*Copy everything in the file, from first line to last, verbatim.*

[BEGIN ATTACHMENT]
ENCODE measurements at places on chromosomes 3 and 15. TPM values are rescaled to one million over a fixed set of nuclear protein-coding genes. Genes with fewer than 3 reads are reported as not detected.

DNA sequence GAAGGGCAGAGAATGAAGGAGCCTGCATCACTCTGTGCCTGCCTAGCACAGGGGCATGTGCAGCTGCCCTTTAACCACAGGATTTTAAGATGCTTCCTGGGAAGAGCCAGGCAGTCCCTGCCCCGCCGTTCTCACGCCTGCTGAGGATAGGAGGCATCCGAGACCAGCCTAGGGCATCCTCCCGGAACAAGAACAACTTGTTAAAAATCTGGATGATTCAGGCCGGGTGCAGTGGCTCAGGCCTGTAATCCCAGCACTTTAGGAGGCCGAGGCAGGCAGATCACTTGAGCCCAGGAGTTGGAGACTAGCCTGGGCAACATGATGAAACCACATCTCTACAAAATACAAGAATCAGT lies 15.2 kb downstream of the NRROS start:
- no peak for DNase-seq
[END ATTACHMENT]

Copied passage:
ENCODE measurements at places on chromosomes 3 and 15. TPM values are rescaled to one million over a fixed set of nuclear protein-coding genes. Genes with fewer than 3 reads are reported as not detected.

DNA sequence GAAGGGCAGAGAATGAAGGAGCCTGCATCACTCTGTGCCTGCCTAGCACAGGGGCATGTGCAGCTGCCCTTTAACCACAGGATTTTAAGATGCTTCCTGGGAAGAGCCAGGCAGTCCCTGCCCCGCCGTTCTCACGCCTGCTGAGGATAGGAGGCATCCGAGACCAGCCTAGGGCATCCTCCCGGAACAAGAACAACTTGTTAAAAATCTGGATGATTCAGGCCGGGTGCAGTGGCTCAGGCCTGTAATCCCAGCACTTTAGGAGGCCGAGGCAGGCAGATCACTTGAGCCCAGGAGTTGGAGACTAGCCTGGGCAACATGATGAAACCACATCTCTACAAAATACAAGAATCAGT lies 15.2 kb downstream of the NRROS start:
- no peak for DNase-seq